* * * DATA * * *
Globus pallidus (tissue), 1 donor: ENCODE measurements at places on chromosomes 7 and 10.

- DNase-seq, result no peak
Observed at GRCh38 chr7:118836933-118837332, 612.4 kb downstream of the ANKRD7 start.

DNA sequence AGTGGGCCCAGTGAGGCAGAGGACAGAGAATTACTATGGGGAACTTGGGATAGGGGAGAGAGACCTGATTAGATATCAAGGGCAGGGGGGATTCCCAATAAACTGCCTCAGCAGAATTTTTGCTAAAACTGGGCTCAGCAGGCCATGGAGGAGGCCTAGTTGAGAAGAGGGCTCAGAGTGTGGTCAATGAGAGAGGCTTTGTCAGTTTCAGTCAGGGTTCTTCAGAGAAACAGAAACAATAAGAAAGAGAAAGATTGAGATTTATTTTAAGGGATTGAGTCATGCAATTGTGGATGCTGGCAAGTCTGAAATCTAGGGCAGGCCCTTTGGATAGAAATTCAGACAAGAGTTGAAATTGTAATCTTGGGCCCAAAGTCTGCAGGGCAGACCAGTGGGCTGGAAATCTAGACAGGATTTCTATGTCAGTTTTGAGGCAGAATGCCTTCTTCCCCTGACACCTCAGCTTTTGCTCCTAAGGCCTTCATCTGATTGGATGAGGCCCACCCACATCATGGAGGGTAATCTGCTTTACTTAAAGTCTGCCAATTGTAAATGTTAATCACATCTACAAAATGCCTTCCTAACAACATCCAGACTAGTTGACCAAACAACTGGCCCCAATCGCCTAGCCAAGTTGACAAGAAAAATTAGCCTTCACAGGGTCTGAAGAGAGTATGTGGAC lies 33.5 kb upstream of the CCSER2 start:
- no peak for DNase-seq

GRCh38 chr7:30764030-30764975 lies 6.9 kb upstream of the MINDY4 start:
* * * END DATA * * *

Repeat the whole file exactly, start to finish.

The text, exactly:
Globus pallidus (tissue), 1 donor: ENCODE measurements at places on chromosomes 7 and 10.

- DNase-seq, result no peak
Observed at GRCh38 chr7:118836933-118837332, 612.4 kb downstream of the ANKRD7 start.

DNA sequence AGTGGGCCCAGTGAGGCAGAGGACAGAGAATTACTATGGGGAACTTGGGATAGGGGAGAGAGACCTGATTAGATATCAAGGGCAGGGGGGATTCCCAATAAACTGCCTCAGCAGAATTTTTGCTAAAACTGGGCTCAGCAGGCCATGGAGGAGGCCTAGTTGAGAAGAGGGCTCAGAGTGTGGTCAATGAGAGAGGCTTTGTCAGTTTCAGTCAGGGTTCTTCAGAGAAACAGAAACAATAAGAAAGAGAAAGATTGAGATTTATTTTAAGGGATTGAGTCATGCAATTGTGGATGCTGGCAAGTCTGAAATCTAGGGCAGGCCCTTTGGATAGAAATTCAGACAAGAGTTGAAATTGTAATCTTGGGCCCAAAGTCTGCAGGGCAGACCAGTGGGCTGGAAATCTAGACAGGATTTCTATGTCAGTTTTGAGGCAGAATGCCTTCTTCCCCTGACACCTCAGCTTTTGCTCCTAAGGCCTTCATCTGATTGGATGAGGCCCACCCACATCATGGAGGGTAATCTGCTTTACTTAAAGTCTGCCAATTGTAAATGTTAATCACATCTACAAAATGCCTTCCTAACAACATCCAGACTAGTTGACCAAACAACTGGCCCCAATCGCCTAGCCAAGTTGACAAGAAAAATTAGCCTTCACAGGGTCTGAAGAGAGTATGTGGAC lies 33.5 kb upstream of the CCSER2 start:
- no peak for DNase-seq

GRCh38 chr7:30764030-30764975 lies 6.9 kb upstream of the MINDY4 start: